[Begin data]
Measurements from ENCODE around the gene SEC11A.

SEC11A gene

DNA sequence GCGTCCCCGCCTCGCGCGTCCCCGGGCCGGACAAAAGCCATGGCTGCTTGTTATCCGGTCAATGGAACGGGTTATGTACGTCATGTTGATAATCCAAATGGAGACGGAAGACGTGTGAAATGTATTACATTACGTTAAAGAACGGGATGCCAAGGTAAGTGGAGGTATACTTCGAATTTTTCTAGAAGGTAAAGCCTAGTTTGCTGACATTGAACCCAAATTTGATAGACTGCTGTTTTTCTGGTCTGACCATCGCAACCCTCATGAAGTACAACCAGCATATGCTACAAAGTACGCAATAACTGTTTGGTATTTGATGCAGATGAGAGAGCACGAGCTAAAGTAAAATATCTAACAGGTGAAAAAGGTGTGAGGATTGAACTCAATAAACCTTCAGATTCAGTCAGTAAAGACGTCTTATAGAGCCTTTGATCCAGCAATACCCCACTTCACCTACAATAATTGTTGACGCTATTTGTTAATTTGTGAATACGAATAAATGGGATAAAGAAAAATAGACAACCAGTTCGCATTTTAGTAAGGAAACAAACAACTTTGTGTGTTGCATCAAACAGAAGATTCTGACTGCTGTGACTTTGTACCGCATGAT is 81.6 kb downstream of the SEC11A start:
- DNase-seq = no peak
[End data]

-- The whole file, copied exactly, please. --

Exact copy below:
Measurements from ENCODE around the gene SEC11A.

SEC11A gene

DNA sequence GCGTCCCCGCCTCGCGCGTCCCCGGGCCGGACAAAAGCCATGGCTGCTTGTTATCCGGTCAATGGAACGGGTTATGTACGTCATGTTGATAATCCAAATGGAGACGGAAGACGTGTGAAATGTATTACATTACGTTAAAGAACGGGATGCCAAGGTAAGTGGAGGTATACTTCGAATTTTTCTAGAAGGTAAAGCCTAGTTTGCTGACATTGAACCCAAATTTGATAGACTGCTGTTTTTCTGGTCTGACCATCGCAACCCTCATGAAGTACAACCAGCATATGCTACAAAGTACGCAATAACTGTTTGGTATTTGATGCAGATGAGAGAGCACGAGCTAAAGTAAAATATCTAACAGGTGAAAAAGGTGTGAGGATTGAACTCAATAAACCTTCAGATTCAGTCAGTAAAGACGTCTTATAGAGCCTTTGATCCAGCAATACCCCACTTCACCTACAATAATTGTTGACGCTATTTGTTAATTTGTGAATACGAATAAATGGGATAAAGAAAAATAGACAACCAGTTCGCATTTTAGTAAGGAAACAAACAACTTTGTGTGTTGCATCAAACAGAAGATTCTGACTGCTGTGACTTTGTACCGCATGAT is 81.6 kb downstream of the SEC11A start:
- DNase-seq = no peak